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How to Increase Your Mobile App Sales With A/B Testing

Marketing your mobile app can often feel like a dark art.

With over 600,000 apps competing for sales in each app store, an app’s icon acts like a mini banner ad, so choosing the right one can mean the difference between success and failure.

But when you’re presented with 3 icon options, how can you be certain which one will perform the best?

If you drop your price from $1.99 to $0.99, will your sales double? Or triple? Or more?

Should your description start with your ranking “#3 Best Selling Zombie App!” or with a list of features? Which will convert better?

Many app marketers will do their research, compare competitors and best sellers and then answer these questions based on gut feeling and intuition.

The iTunes app store and Google Play don’t allow for proper, scientific A/B testing, so marketers are forced to make their choices this way.

How to “Micro Test” Your App

There is a better way to make these decisions. Let me introduce you to “Micro Testing,” a method that lets you test all of these marketing elements — your icon, price, description and more — and then apply your findings to the app store.

Although some of the bigger app development companies are already using similar methods, the practice is still relatively unknown in the app marketing community.

I’m going to explain here, step by step, how you can use free and inexpensive tools to create your own micro tests and optimize your app store marketing today.

Micro testing is based on this simple premise: We can’t perform A/B testing within the app store, so we’ll mimic the app store experience and run our experiments there.

How to Find the Perfect Icon

TapTapTap, a well known app development company, shared the story about how they picked the wrong icon for one of their apps, which lead to a disastrous launch.

During development they had 3 design concepts to explore. Each person on the team had a favorite. Everybody had their own beliefs about which icon would perform best.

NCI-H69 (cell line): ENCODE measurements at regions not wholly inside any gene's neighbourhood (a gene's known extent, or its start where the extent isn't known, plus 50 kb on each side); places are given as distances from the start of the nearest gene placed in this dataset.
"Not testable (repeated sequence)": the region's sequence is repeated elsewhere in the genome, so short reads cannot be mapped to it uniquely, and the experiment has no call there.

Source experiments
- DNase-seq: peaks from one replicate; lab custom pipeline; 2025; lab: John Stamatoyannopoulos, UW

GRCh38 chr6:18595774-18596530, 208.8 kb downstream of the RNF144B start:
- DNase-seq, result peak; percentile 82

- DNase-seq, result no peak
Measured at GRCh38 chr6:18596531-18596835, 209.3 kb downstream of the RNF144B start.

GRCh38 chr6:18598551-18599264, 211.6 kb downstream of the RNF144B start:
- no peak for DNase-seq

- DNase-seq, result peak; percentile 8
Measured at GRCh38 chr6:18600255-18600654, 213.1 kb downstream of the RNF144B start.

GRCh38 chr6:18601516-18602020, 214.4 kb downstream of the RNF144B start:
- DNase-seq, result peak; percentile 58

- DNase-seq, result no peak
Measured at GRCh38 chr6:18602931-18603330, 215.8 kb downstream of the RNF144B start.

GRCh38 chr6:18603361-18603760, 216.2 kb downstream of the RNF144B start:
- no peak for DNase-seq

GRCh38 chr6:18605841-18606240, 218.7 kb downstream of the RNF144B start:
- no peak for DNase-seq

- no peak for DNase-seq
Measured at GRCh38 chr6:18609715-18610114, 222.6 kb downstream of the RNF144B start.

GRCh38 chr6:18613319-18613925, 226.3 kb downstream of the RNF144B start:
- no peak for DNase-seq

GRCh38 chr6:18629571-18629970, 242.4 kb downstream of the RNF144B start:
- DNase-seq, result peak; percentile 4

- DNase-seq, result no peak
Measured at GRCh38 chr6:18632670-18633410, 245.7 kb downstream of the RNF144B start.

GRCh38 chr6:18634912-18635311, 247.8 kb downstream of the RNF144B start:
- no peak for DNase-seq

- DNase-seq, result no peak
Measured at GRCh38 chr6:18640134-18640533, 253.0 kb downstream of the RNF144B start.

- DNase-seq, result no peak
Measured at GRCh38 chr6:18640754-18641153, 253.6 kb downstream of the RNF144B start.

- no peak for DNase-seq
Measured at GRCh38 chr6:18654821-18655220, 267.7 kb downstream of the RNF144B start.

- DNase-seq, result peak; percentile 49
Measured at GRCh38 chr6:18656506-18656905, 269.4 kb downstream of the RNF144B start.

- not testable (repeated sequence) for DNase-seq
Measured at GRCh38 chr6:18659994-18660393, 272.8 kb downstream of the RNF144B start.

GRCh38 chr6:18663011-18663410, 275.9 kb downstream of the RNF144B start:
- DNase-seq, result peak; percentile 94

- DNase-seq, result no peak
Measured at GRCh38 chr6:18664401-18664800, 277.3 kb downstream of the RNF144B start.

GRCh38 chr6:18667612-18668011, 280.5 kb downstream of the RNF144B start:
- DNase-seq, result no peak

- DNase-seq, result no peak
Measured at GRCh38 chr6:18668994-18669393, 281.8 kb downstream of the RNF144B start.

taptaptap app icons thumbs

Unfortunately, they had no clinical, objective facts on which to base a decision.

Everyone had their own opinions on what concepts they liked the best and what should be changed or tweaked. This lead to some pretty heated arguments.

The story goes on to explain how, in the absence of objective data, design-by-committee took hold and produced a generic, middle of the road icon that performed very poorly. This is where micro testing should come into play. To help you avoid making the same mistakes, we’ll show you how to create your first micro test in 3 steps:

  1. Create an A/B Landing Page
  2. Send Traffic to Test Your Pages
  3. Analyze Your Results

This same process can be used for all the app’s marketing elements. We’ll use icons to illustrate the steps in detail, and then touch on pricing, description and screenshots.

Step 1: Create a Mobile Landing Page

A landing page is a single web page that will showcase your app with the same elements that a customer might see in the app store “an icon, description, screen shots and buy now button. Even if this is a new app, you should create your landing page as if the app is available to purchase, with a main Call-to-Action (i.e., a big button) saying Available on iTunes “Install Now”.

app store CTA

The goal here is to replicate the experience users will have when they view your app in the app store in order to test how many actually will try to buy it when presented with the different icons.

Landing Page Resources

You have 3 main options for building your mobile landing page:

  1. Custom code it or hire a developer on elance or oDesk. This is the most time/cost intensive, but it gives you good flexibility.
  2. Use a template from a site like Themeforest. They cost about $10, but this requires some basic coding knowledge.
  3. Use a mobile landing page builder like Pijnz, Landr, Atmio, Convrrt or SparkPage.

In this guide, we won’t go into detail on how to modify html templates or upload them to your server; you should pick those options only if you know the basics of coding and have the time to invest.

building a landing page

Building a landing page

Set Up an A/B Test

Now that you have a landing page built, you need to create several variations of that page. Each variation will display a different icon, but the rest of the page content will remain exactly the same. In the screenshot below, you can see an example of 4 different landing pages used to test 4 slightly different logo styles.

kissmetrics app logos split test

A/B tests will randomly split traffic among these test pages to show what percentage of visitors click on “Get it on iTunes.”

If you’ve custom built your landing page using a template or html, you can use a service like Optimizely or VWO to create your variations.

Right now, Optimizely has mobile A/B testing in only their higher price plans; but if you do choose to use them, you can integrate directly with Kissmetrics to track your results.

Step 2: Find Testers for Your Test